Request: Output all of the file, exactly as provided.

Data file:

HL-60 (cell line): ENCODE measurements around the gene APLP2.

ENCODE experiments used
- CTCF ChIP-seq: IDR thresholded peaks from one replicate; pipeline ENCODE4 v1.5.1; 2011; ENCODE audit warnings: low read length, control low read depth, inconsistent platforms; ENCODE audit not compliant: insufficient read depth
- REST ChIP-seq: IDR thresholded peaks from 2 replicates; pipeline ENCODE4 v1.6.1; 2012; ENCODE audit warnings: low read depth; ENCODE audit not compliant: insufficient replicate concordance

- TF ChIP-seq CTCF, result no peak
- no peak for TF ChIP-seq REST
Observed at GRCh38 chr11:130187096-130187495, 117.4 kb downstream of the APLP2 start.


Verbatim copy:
HL-60 (cell line): ENCODE measurements around the gene APLP2.

ENCODE experiments used
- CTCF ChIP-seq: IDR thresholded peaks from one replicate; pipeline ENCODE4 v1.5.1; 2011; ENCODE audit warnings: low read length, control low read depth, inconsistent platforms; ENCODE audit not compliant: insufficient read depth
- REST ChIP-seq: IDR thresholded peaks from 2 replicates; pipeline ENCODE4 v1.6.1; 2012; ENCODE audit warnings: low read depth; ENCODE audit not compliant: insufficient replicate concordance

- TF ChIP-seq CTCF, result no peak
- no peak for TF ChIP-seq REST
Observed at GRCh38 chr11:130187096-130187495, 117.4 kb downstream of the APLP2 start.